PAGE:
"The phrase 'doing theology' is not identical with studying or learning theology. It includes it and is yet more. Doing theology takes its cue from the Johannine phrase 'to do the truth' and signals a commitment to praxis. In other words, doing theology is more than just intellectual activity; it is a commitment and a passion for the good news of Jesus Christ in a very real world to engage it for God through Christ. Thus theology is seen to be not only knowledge or information but also wisdom by which to live. "
-John S. Pobee, “Ministerial Formation”
In studying the Bible we can attempt to look at scripture through the eyes of marginalized persons. Prayer and reflection are essential components on our journey together of seeking the “heart of God”. But it is through service we truly become a community of theologians searching and struggling together to discover how to do theology in the context of highland communities, discovering new symbols and expressions of living out the kingdom of God in our times.
According to Jordan and Doulos in Cotton Patch Parables of Liberation, “The gulf between ourselves and the poor is the gulf between ourselves and God.” Building bridges between the rich and the poor, between the North, South, East and West, must become our priority as followers of Christ. This act of "doing theology" alongside our highland partners is an attempt to cross over into the world of the masses who are hungry, oppressed, homeless, landless, lack clothing, and lie in poverty.
This realization of the Kingdom is not a one way street of charity for those less materially fortunate but constant flow of mutual aid both materially and spiritually between children of the Kingdom; working alongside and sharing with our sisters and brothers in Christ.
The Relationship between the “Giver” and “Receiver”
“Partnership is only effective between people with equal power; unfortunately people are often powerless because they lack self-confidence, awareness, and sometimes competence to take action for change. The process of empowerment does not mean ‘us’ empowering ‘them’ but is a process of self-discovery for all involved.”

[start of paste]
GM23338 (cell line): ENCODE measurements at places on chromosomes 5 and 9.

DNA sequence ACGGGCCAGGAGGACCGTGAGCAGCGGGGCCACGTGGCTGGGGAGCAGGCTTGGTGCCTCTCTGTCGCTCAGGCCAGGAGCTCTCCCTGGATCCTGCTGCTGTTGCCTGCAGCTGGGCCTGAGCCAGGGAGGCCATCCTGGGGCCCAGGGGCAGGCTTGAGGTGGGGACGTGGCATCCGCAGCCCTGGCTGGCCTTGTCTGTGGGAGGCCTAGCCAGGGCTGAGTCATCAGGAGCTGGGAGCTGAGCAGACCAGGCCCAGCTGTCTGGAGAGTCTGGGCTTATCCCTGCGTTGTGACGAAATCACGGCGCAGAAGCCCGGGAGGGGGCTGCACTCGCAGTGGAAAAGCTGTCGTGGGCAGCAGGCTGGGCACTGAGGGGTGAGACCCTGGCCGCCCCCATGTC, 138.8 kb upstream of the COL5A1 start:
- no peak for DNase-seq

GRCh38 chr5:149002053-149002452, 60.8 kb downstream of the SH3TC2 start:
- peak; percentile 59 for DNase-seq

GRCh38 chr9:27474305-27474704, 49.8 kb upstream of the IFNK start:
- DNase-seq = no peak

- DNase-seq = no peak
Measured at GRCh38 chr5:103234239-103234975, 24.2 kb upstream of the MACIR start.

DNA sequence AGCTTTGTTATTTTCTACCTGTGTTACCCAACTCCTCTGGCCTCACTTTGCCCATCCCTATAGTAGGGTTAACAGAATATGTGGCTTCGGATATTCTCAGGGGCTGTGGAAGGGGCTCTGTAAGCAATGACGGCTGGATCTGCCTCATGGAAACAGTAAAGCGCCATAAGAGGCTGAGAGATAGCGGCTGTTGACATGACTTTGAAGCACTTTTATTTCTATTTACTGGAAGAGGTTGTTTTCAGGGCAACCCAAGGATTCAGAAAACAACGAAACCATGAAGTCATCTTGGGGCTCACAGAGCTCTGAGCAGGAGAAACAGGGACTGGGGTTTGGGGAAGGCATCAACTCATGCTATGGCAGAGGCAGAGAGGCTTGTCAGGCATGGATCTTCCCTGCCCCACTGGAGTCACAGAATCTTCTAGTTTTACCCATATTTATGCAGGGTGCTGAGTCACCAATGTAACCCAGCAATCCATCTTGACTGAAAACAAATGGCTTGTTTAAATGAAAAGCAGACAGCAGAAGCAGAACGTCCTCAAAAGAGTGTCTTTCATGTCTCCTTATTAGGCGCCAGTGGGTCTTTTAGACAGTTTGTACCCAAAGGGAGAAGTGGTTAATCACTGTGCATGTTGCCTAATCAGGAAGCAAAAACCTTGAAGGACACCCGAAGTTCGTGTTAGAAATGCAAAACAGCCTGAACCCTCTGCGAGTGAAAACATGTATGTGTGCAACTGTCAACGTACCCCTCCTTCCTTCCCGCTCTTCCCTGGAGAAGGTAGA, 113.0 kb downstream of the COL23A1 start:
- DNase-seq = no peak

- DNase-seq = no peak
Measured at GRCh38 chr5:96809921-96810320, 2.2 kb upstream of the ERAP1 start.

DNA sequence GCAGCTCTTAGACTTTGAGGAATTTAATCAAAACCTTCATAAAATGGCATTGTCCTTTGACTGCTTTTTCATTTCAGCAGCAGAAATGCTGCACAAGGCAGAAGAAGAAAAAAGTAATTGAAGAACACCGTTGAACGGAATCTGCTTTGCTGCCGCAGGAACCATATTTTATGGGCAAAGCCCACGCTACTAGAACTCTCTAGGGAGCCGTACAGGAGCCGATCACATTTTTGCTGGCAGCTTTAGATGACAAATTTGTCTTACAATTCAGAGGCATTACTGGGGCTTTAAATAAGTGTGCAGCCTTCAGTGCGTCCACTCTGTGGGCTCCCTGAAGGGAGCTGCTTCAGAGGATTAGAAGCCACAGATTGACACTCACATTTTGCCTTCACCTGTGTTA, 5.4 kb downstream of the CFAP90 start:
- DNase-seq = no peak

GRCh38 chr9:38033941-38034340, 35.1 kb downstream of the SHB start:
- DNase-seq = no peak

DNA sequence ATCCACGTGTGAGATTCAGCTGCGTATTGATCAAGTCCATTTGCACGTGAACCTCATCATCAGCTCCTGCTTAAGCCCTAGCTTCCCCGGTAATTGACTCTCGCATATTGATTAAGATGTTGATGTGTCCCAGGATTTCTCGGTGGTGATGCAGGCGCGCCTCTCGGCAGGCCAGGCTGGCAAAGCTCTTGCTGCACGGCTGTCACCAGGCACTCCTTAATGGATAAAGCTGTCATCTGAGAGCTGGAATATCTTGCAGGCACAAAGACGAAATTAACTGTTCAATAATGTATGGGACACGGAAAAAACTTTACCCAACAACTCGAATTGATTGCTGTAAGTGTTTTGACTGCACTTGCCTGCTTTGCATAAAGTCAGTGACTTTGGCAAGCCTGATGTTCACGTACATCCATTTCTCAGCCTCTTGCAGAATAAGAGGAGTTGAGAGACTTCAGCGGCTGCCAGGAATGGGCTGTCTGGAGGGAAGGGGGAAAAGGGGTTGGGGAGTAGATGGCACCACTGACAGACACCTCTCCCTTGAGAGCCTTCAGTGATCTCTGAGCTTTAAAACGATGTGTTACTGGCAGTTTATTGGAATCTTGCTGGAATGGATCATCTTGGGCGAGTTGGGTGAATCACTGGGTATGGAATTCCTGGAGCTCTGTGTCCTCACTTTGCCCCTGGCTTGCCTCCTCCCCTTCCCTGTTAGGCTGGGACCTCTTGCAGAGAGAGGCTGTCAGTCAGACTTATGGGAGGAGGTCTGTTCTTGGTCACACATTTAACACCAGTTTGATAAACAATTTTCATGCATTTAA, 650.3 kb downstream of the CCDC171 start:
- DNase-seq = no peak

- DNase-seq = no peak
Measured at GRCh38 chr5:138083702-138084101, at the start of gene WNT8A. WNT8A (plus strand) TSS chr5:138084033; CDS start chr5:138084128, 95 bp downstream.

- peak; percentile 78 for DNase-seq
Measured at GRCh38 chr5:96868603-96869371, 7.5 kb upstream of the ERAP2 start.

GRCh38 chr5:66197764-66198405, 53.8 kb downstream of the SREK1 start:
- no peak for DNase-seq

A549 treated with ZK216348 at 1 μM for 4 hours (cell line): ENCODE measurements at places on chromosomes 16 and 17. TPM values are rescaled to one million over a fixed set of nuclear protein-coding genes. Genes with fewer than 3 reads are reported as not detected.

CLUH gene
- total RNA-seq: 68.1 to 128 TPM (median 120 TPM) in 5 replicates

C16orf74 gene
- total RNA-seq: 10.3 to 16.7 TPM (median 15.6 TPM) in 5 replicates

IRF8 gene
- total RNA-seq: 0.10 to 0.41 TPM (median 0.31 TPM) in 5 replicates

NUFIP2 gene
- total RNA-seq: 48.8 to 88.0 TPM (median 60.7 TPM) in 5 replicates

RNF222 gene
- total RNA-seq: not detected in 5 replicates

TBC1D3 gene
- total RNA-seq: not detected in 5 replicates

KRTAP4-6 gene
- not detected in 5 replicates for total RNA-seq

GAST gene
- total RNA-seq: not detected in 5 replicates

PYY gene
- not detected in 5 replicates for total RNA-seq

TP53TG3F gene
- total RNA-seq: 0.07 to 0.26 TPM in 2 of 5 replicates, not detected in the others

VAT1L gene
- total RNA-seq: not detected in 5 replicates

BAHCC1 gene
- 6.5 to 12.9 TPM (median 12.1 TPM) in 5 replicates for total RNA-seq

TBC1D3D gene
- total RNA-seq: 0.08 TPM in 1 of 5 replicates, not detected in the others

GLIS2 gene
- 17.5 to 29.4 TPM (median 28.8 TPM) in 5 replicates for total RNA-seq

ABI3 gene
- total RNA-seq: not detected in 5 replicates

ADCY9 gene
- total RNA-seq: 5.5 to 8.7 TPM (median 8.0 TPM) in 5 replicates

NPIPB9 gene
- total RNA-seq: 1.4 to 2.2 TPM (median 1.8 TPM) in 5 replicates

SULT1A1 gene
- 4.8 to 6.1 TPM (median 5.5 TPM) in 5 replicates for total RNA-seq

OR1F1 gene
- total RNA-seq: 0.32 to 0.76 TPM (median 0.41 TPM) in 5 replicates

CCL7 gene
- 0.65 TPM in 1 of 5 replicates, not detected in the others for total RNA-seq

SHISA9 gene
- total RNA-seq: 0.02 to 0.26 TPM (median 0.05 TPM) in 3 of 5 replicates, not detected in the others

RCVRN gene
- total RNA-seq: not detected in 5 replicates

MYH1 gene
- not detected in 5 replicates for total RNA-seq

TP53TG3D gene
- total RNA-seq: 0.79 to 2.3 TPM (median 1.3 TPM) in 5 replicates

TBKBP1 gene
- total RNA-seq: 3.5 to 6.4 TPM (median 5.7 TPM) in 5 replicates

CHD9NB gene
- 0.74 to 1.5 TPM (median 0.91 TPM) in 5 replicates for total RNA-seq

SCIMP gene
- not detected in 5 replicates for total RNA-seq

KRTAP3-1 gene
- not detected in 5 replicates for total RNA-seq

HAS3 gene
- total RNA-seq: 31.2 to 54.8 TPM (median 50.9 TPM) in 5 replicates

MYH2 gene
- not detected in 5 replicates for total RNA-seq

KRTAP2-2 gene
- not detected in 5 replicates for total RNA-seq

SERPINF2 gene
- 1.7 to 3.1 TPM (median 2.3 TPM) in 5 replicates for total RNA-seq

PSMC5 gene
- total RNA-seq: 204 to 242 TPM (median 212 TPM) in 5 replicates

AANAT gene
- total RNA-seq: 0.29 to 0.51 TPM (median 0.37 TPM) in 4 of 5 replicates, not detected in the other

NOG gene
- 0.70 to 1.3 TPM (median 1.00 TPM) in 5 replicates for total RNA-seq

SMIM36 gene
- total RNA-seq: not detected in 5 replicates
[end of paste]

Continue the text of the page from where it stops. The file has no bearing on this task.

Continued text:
-Dr. Kadeje-CMC, “Health Action”
In 2 Corinthians 8, Paul lays out a solid basis for serving and building the Kingdom:
12 For if the readiness is present, it is acceptable according to what a person has, not according to what he does not have.
13 For this is not for the ease of others and for your affliction, but by way of equality -
14 at this present time your abundance being a supply for their need, so that their abundance also may become a supply for your need, that there may be equality;
15 as it is written, "He who gathered much did not have too much, and he who gathered little had no lack."
While Paul’s message to the Church obviously refers to the giving of material abundance, there is also the implication of the reciprocity of spiritual abundance. As he says just a few verses earlier in the chapter:
9 For you know the grace of our Lord Jesus Christ, that though he was rich, yet for your sake he became poor, so that you through his poverty might become rich.
So not only is the Kingdom one of mutual aid of material abundance but also of spiritual riches. In this model of the Kingdom, the giver and receiver become far more interchangeable, as those in most need of material aid are often times blessed with spiritual abundance. Our mission is to facilitate this reciprocity through an egalitarian view of the givers and receivers of Christ’s abundance.